Acta Univ. Agric. Silvic. Mendelianae Brun. 2011, 59, 303-308
Published online 2014-07-10

Action of plant root exudates in bioremediations: a review

Peter Dundek, Ladislav Holík, Ladislav Hromádko, Tomáš Rohlík, Valerie Vranová, Klement Rejšek, Pavel Formánek

Ústav geologie a pedologie, Mendelova univerzita v Brně, Zemědělská 3, 613 00 Brno, Česká republika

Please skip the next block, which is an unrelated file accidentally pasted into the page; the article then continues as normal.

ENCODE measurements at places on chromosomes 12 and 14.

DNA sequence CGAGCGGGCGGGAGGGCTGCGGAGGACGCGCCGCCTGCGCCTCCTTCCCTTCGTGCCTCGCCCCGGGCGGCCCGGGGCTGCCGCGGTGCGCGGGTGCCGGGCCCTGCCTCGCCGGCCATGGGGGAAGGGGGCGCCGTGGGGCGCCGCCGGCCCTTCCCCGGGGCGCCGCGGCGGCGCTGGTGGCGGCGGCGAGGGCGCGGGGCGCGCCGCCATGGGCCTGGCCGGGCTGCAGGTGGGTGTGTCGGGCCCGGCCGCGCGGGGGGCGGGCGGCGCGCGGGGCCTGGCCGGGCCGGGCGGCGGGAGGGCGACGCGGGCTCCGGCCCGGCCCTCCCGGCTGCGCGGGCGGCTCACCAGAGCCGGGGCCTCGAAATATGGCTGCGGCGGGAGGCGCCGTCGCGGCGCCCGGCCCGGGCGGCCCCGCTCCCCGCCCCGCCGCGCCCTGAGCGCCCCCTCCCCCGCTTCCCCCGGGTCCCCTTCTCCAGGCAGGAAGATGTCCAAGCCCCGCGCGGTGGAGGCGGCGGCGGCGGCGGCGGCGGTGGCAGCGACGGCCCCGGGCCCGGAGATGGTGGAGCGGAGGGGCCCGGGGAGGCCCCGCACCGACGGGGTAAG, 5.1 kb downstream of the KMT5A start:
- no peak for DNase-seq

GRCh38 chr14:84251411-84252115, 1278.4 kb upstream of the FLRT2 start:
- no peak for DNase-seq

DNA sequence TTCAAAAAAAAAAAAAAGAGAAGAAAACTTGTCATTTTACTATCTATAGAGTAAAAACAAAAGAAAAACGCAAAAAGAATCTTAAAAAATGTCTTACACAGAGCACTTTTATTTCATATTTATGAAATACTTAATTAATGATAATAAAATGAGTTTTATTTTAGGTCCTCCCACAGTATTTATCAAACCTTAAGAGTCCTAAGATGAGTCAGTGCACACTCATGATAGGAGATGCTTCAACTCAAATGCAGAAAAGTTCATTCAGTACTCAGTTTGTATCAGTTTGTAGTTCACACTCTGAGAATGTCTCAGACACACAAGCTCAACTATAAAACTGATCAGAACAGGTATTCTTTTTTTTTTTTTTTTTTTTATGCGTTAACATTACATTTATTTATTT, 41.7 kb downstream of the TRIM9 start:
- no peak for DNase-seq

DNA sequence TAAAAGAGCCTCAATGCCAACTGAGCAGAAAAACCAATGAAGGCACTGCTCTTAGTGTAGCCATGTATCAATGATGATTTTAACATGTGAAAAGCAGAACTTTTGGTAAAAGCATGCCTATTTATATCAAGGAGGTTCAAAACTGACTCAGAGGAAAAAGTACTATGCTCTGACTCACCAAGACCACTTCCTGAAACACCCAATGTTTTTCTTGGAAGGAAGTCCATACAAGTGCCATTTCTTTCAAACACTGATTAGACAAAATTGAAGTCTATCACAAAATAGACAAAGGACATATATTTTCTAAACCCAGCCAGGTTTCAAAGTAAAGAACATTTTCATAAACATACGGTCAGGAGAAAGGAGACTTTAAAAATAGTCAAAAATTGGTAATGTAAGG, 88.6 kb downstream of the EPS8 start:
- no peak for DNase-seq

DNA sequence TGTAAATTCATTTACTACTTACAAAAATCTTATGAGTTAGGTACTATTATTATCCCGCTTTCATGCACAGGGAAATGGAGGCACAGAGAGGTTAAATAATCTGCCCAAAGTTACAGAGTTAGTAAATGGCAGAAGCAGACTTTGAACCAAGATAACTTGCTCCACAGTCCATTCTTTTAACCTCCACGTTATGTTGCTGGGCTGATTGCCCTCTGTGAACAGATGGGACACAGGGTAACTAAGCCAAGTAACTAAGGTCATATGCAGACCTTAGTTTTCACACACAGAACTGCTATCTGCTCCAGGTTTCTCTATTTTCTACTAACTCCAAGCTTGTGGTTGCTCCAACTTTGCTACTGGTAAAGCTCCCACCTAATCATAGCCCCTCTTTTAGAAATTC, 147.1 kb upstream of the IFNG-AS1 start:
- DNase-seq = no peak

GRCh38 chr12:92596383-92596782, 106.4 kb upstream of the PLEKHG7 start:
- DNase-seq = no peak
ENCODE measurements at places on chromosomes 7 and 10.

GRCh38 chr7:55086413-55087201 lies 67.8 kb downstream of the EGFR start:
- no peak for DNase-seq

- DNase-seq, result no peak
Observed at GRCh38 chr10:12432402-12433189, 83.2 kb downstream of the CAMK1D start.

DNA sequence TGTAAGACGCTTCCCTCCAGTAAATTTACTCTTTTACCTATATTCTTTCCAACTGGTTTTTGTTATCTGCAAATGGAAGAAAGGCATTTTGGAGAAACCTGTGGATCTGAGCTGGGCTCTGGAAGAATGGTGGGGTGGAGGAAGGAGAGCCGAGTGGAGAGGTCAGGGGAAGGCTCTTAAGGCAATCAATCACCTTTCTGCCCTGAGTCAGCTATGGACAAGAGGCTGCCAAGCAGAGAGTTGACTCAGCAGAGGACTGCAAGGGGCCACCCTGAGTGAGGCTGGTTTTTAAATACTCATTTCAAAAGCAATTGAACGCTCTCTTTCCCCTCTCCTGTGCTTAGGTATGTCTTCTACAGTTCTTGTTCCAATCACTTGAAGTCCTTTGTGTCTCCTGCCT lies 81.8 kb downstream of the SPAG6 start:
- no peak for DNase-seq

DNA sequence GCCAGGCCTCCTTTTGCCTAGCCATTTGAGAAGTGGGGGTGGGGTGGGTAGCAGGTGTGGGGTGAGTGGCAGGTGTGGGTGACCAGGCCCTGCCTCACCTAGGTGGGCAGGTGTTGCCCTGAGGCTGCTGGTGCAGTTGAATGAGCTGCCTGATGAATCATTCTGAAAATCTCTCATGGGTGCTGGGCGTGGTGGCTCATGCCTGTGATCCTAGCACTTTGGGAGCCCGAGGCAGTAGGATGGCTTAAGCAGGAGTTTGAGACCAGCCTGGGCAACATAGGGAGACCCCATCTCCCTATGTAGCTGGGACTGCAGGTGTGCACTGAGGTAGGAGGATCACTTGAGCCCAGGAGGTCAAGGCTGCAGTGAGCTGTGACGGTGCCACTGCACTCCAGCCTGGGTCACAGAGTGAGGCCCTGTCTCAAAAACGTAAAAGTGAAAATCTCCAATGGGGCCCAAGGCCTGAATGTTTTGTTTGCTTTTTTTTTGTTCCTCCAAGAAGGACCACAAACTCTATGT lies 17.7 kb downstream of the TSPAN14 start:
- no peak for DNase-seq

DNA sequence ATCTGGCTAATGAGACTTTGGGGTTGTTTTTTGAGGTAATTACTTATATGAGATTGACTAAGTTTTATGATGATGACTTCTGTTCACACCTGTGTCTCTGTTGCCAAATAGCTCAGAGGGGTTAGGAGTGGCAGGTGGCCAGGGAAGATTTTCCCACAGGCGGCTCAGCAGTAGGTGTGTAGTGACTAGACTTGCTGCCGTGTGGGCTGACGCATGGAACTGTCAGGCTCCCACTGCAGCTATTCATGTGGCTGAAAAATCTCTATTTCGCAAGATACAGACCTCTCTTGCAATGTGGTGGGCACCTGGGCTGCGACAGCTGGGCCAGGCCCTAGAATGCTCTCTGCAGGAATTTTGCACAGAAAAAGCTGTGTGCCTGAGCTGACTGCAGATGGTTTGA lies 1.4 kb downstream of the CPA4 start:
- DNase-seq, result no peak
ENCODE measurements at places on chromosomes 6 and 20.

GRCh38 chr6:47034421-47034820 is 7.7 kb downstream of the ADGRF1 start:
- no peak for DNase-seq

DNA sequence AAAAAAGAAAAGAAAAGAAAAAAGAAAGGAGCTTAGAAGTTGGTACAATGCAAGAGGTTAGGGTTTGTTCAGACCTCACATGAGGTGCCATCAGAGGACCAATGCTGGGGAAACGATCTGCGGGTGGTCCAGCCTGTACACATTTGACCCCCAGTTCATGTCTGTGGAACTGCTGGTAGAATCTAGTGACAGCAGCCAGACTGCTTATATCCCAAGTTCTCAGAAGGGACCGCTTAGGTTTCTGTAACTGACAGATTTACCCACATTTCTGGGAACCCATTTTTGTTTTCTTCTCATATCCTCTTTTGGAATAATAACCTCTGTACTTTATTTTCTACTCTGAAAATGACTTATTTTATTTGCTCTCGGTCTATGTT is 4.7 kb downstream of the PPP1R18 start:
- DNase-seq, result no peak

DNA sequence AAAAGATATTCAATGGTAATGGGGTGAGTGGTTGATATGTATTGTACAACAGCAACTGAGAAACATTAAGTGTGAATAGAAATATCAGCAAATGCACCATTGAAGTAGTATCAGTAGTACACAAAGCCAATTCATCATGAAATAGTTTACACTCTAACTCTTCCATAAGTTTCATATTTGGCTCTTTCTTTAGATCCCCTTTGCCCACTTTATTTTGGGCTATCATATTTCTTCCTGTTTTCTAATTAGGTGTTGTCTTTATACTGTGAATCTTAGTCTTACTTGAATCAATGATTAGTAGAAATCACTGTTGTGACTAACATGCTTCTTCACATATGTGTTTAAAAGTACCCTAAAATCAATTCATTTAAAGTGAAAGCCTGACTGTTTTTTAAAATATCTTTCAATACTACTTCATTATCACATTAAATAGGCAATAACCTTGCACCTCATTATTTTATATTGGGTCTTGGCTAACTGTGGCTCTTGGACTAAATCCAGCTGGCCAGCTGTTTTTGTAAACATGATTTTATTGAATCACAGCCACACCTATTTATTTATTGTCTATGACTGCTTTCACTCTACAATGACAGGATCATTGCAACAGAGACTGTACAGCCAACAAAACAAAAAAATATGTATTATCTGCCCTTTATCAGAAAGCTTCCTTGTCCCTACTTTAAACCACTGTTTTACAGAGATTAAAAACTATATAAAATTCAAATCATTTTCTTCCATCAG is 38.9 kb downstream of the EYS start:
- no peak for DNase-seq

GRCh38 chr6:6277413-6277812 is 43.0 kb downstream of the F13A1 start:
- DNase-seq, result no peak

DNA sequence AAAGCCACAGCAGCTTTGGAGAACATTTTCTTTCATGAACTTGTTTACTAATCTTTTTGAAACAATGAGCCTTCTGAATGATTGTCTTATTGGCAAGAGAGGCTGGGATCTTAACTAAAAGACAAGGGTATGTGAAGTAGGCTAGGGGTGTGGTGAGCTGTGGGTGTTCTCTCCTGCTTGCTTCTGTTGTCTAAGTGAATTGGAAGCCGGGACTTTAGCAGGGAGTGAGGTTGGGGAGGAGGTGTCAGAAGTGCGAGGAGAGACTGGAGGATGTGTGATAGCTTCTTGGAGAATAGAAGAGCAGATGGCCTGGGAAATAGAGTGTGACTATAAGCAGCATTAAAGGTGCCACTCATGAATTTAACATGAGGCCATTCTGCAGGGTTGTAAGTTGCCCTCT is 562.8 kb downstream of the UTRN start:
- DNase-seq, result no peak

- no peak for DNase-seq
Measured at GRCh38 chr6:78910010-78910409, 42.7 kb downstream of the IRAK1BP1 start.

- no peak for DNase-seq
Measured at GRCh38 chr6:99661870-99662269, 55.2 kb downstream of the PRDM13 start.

This work presents a summary of literature dealing with the use of plant root exudates in bioremediations. Bioremediation using plants (phytoremediation or rhizoremediation) and associate rhizosphere to decontaminate polluted soil is a method based on the catabolic potential of root-associated microorganisms, which are supported by the organic substrates released from roots. These substrates are called “root exudates”. Root exudates support metabolism of pollutants-decomposing microorganisms in the rhizosphere, and affect sorption / desorption of pollutants. Awareness of exudation rates is necessary for testing soil decontamination. Commonly, water-soluble root exudates of different plants are studied for their qualitative composition which should be related to total carbon of exuded water-soluble compounds. This paper presents the determined rate of plant root exudation and the amount of root exudates carbon used to form artificial rhizosphere.


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